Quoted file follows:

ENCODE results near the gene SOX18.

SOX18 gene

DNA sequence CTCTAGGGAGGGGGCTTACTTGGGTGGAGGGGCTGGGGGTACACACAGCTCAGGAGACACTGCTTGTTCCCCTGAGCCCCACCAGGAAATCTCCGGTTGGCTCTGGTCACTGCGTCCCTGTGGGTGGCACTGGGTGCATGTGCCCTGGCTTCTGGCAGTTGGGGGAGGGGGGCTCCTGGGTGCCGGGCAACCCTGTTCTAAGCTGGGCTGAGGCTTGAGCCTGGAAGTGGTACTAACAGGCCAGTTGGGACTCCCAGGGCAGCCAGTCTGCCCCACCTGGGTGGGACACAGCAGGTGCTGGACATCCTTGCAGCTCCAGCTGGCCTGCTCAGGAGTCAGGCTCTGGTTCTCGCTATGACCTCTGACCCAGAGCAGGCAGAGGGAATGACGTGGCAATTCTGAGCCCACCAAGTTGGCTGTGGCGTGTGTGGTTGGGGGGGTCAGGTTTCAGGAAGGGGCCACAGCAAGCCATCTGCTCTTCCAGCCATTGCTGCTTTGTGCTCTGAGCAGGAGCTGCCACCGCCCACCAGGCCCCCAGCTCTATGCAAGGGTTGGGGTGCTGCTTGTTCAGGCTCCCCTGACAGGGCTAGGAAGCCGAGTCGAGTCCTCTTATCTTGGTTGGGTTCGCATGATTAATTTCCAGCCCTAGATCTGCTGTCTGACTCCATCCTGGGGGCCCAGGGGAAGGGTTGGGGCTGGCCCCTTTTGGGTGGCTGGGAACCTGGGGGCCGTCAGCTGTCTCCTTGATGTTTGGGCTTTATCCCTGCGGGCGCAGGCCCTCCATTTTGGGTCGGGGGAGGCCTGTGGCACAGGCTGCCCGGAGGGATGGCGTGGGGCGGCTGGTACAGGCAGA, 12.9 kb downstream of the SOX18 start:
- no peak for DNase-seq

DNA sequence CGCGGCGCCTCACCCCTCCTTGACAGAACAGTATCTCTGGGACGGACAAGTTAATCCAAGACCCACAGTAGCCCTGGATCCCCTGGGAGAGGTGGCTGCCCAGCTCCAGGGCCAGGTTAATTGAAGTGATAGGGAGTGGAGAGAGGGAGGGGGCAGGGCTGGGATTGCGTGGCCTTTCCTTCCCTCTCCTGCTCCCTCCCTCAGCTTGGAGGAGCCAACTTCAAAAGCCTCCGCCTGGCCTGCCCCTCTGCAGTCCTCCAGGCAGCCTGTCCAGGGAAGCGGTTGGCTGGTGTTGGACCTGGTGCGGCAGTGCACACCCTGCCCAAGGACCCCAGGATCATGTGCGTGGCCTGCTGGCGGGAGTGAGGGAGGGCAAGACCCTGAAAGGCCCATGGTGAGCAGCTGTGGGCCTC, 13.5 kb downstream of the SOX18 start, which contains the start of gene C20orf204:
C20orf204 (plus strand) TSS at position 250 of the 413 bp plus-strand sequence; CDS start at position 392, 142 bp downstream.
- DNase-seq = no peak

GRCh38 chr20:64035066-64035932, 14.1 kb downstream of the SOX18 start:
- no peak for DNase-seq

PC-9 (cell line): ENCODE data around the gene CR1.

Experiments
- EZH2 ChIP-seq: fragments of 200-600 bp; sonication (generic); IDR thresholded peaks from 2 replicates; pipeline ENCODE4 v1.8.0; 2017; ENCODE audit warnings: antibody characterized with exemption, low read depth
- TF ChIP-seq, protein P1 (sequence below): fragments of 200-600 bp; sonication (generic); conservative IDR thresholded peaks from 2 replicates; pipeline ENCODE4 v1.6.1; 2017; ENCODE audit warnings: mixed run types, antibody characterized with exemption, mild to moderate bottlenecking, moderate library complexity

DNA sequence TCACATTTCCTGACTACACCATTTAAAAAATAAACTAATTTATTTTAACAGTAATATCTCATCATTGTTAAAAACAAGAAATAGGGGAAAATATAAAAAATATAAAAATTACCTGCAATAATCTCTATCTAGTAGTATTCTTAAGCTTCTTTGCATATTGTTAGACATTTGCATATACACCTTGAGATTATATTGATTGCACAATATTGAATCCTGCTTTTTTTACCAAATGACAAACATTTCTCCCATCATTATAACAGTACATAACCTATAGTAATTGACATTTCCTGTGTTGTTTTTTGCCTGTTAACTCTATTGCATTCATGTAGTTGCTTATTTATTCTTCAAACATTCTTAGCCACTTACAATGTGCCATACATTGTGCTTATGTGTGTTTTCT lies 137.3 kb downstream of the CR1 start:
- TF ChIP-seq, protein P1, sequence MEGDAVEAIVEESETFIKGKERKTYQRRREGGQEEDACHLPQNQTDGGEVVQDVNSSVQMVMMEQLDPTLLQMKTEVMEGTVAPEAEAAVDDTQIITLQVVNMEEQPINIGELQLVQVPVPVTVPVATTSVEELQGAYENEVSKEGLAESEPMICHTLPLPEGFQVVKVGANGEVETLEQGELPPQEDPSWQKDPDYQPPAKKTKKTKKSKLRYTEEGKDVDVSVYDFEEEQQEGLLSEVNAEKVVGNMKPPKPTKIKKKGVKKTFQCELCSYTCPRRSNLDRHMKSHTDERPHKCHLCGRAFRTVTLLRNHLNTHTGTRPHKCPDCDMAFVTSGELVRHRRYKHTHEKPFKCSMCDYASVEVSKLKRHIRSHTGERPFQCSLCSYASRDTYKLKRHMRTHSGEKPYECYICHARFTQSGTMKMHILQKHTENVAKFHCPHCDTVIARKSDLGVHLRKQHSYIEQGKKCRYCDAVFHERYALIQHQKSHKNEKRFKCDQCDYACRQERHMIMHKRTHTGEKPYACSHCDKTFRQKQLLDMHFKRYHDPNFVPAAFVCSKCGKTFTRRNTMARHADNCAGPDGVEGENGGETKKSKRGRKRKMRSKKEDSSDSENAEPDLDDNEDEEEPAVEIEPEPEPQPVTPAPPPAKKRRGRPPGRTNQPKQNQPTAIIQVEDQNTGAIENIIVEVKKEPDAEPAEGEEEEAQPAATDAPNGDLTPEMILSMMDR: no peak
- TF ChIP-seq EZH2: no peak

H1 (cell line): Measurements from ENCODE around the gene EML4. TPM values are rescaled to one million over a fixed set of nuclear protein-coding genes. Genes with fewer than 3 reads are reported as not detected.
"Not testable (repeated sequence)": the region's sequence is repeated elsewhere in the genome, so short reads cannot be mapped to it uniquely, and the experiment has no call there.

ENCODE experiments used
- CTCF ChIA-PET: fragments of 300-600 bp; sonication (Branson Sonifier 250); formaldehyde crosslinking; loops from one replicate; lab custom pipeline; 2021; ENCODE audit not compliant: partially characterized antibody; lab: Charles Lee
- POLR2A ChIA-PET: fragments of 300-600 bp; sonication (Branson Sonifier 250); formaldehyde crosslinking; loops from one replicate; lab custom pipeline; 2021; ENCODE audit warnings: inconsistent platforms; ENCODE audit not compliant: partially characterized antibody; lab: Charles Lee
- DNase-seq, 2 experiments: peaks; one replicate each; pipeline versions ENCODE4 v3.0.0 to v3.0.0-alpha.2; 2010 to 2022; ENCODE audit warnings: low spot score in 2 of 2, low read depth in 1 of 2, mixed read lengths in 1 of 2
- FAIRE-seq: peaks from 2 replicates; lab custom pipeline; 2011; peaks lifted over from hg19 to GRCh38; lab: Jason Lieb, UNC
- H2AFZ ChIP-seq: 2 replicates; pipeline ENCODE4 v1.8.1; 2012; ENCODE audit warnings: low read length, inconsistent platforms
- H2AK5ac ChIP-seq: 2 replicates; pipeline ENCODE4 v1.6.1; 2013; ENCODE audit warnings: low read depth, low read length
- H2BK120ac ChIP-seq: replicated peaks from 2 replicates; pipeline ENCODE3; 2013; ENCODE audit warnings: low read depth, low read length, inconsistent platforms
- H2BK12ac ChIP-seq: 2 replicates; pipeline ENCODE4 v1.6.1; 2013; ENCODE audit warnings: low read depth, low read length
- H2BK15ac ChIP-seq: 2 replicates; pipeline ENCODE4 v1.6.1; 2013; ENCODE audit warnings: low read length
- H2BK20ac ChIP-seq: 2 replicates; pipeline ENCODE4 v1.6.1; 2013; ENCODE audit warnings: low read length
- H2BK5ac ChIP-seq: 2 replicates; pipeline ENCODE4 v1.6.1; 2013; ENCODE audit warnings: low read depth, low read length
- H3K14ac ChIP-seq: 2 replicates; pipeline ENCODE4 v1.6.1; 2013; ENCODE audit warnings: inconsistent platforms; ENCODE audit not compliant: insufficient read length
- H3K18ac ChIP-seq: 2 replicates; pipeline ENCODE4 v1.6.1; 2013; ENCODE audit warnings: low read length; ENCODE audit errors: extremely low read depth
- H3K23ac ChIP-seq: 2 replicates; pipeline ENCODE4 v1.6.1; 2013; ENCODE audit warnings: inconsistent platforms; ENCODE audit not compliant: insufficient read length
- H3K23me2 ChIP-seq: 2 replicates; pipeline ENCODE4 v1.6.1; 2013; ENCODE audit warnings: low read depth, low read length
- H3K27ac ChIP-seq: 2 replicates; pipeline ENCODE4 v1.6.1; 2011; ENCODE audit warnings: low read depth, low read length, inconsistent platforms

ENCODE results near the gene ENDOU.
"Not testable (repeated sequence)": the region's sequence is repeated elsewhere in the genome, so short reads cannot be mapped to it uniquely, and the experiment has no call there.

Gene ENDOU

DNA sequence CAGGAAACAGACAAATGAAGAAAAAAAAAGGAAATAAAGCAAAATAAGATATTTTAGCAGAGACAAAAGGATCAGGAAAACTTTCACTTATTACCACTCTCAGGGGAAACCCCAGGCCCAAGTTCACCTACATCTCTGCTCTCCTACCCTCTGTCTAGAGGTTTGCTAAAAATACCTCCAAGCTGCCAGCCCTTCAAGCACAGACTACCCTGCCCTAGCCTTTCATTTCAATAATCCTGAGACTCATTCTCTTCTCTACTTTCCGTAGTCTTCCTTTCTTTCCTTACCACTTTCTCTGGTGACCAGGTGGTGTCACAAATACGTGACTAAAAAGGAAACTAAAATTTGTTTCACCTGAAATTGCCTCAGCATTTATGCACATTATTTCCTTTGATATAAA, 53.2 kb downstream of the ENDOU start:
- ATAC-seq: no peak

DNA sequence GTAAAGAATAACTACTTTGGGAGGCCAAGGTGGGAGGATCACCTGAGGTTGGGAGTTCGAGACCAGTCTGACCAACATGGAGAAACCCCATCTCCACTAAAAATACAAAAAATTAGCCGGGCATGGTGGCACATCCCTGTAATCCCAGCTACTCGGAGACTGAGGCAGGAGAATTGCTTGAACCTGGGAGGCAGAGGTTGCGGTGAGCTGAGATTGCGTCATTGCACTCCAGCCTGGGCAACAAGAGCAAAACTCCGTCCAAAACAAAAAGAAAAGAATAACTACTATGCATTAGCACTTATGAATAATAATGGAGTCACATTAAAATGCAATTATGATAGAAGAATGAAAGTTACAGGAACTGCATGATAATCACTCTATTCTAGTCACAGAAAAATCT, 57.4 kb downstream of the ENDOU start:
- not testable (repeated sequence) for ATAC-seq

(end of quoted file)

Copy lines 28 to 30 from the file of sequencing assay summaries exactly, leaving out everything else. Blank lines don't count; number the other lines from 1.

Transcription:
- H2BK15ac ChIP-seq: 2 replicates; pipeline ENCODE4 v1.6.1; 2013; ENCODE audit warnings: low read length
- H2BK20ac ChIP-seq: 2 replicates; pipeline ENCODE4 v1.6.1; 2013; ENCODE audit warnings: low read length
- H2BK5ac ChIP-seq: 2 replicates; pipeline ENCODE4 v1.6.1; 2013; ENCODE audit warnings: low read depth, low read length